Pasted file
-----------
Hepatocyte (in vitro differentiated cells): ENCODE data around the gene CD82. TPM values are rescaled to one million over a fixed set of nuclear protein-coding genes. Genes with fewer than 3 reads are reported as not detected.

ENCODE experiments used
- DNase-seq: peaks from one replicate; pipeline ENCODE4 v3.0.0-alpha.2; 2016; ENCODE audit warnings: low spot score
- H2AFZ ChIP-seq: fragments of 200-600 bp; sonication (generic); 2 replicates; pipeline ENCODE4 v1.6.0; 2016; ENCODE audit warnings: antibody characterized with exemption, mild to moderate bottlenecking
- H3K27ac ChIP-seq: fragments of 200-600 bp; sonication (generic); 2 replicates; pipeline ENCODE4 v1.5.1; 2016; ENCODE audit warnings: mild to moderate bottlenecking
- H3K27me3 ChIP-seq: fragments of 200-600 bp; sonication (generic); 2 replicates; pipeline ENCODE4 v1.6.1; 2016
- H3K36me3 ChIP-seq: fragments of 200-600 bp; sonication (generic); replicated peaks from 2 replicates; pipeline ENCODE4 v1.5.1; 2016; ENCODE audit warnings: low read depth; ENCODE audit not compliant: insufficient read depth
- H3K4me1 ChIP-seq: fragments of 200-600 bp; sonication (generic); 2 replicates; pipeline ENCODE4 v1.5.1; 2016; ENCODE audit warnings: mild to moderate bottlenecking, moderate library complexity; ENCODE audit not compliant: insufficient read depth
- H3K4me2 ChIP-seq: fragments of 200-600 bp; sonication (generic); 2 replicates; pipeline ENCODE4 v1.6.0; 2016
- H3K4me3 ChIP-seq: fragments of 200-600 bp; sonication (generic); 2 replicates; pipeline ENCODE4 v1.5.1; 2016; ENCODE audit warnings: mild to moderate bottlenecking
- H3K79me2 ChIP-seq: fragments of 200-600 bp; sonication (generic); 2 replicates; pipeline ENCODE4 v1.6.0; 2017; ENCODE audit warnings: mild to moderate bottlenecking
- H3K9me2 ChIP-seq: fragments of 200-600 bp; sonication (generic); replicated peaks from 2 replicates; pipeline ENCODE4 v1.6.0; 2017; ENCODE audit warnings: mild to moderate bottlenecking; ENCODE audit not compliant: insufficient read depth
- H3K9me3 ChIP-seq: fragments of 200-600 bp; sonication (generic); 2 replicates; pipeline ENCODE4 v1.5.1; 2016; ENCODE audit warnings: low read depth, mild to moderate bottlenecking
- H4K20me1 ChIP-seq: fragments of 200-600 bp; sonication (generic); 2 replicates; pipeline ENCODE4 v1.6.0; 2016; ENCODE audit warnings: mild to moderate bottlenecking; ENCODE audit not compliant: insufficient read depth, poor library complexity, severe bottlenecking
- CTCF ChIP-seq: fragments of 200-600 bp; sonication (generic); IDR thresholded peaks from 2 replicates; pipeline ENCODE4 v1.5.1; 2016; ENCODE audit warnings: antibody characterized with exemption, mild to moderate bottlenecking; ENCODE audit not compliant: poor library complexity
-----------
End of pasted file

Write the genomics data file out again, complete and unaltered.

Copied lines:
Hepatocyte (in vitro differentiated cells): ENCODE data around the gene CD82. TPM values are rescaled to one million over a fixed set of nuclear protein-coding genes. Genes with fewer than 3 reads are reported as not detected.

ENCODE experiments used
- DNase-seq: peaks from one replicate; pipeline ENCODE4 v3.0.0-alpha.2; 2016; ENCODE audit warnings: low spot score
- H2AFZ ChIP-seq: fragments of 200-600 bp; sonication (generic); 2 replicates; pipeline ENCODE4 v1.6.0; 2016; ENCODE audit warnings: antibody characterized with exemption, mild to moderate bottlenecking
- H3K27ac ChIP-seq: fragments of 200-600 bp; sonication (generic); 2 replicates; pipeline ENCODE4 v1.5.1; 2016; ENCODE audit warnings: mild to moderate bottlenecking
- H3K27me3 ChIP-seq: fragments of 200-600 bp; sonication (generic); 2 replicates; pipeline ENCODE4 v1.6.1; 2016
- H3K36me3 ChIP-seq: fragments of 200-600 bp; sonication (generic); replicated peaks from 2 replicates; pipeline ENCODE4 v1.5.1; 2016; ENCODE audit warnings: low read depth; ENCODE audit not compliant: insufficient read depth
- H3K4me1 ChIP-seq: fragments of 200-600 bp; sonication (generic); 2 replicates; pipeline ENCODE4 v1.5.1; 2016; ENCODE audit warnings: mild to moderate bottlenecking, moderate library complexity; ENCODE audit not compliant: insufficient read depth
- H3K4me2 ChIP-seq: fragments of 200-600 bp; sonication (generic); 2 replicates; pipeline ENCODE4 v1.6.0; 2016
- H3K4me3 ChIP-seq: fragments of 200-600 bp; sonication (generic); 2 replicates; pipeline ENCODE4 v1.5.1; 2016; ENCODE audit warnings: mild to moderate bottlenecking
- H3K79me2 ChIP-seq: fragments of 200-600 bp; sonication (generic); 2 replicates; pipeline ENCODE4 v1.6.0; 2017; ENCODE audit warnings: mild to moderate bottlenecking
- H3K9me2 ChIP-seq: fragments of 200-600 bp; sonication (generic); replicated peaks from 2 replicates; pipeline ENCODE4 v1.6.0; 2017; ENCODE audit warnings: mild to moderate bottlenecking; ENCODE audit not compliant: insufficient read depth
- H3K9me3 ChIP-seq: fragments of 200-600 bp; sonication (generic); 2 replicates; pipeline ENCODE4 v1.5.1; 2016; ENCODE audit warnings: low read depth, mild to moderate bottlenecking
- H4K20me1 ChIP-seq: fragments of 200-600 bp; sonication (generic); 2 replicates; pipeline ENCODE4 v1.6.0; 2016; ENCODE audit warnings: mild to moderate bottlenecking; ENCODE audit not compliant: insufficient read depth, poor library complexity, severe bottlenecking
- CTCF ChIP-seq: fragments of 200-600 bp; sonication (generic); IDR thresholded peaks from 2 replicates; pipeline ENCODE4 v1.5.1; 2016; ENCODE audit warnings: antibody characterized with exemption, mild to moderate bottlenecking; ENCODE audit not compliant: poor library complexity